This means that EFT is culturally healthier than any of the other psychological therapies that have also failed to produce gold standard clinical evidence. Avoiding dependency is the major issue of psychoanalysis so it should be considered approximately neutral despite the fact that many patients attempt to create it. Generic counselling promotes emotional domination and all but encourages dependency. Pharmaceuticals certainly promote dependency. Used indiscriminately, they relieve the symptoms and allow the patient to resist the major internal and external life changes that CBT uses to such clinically proven effect in long term therapy.

So do you recommend the therapy that generally promotes the models of the gold standard psychological therapy, CBT, or those that sabotage its fundamentals?

As for this Wiki page's attitude towards a lack of scientific basis, I am truly appalled. This represents the worst of the now discredited culture of Theoretically Based Medicine that Evidence Based Medicine is trying to eradicate for its corrupt use in creating a pharmaceutical monopoly, the proven dangers of prioritising the use of therapies based on laboratory theories over real life evidence and the lost opportunities in health of discarding therapies which produce evidence that they do work in real life just because the Skeptic Society does not like them. It breaks the precious fundamentals under which science should be practiced by promoting theories, that are in fact nothing more than subjective opinions of how the evidence should be explained backed by subjective reputation, over the hard evidence. It is the subjective exclusion of evidence for emotions and vested interest when theories should be accepted or rejected on the basis of their performance in explaining the entirety of the available evidence. It is a corruption of the Noble Scientific Ethic of Objectivity.

The depth and scale of this problem cannot be overemphasised but nobody dare talk about it for fear of offending the emotions of the Skeptic Society. The get physiological fight or flight reactions when anything disagrees with their indoctrinated norms and fight it or flight it through over-criticism. This is how they react to anything new but anything old and accepted causes physiological relaxation. They doze off and anything passes them by without them even noticing. It is hardly the recipe for the inquiring mind that the mindset of science demands.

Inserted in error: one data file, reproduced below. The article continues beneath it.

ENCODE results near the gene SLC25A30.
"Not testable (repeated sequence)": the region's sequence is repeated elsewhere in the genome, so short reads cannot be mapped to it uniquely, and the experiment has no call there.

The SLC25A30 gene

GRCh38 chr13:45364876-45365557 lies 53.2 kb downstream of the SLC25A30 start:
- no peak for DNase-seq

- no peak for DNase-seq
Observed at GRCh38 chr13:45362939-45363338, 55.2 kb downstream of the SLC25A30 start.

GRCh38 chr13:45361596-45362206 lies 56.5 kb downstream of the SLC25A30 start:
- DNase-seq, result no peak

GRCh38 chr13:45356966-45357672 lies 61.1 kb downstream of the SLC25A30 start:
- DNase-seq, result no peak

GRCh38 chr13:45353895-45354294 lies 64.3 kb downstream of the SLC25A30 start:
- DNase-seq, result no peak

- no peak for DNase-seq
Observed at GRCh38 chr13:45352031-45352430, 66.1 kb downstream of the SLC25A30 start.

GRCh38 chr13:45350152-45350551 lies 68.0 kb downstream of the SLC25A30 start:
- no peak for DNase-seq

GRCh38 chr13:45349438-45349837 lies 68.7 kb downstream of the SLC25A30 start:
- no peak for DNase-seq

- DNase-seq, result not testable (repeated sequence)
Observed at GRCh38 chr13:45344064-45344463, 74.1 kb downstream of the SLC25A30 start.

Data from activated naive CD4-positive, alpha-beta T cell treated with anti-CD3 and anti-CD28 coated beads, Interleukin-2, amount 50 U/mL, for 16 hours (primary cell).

And watch them get emotionally offended at the very possibility.

If they had the emotional freedom that The Noble Scientific Ethic demands, they would take this warning about the well known but insidious effects of the subconscious mind and its emotions on rational, conscious thought very seriously. They would be proactive in erasing these emotional responses as a part of their sacred quest for objective truth about the universe that we live in.

I recommend EFT every time to improve academic objectivity.

When it comes to the mechanism for EFT, I do not care and Evidence Based Medicine does not care. I am objective enough to admit I do not know.

What we know for sure is that a part of the effectiveness of EFT does come from the fact that it mimics the CBT process but with greater independency. Quite what the tapping does, I do not care and nor does Evidence Based Medicine. We do not care if it is just a ritualistic ploy to motivate and give confidence for the patient to do their personal CBT work. It works. That is good enough for us.

I feel that EFT has been pushed into coming up with explanations of mechanisms that sound scientific. The word 'Energy' comes up for New Age acceptance. So everybody goes off looking for electrical mechanisms.

I am happy with the concept that the tapping and eye movements are some sort of mysterious communication with the subconscious mind that science does not yet understand.

Ask a sceptic what the mind is and how it speaks and hears words.

Ask a sceptic what consciousness is.

Ask a sceptic where the subconscious mind is.

The answers to those questions shows just how little empirical science knows about the subject and that they have no right to comment, let along dismiss EFT.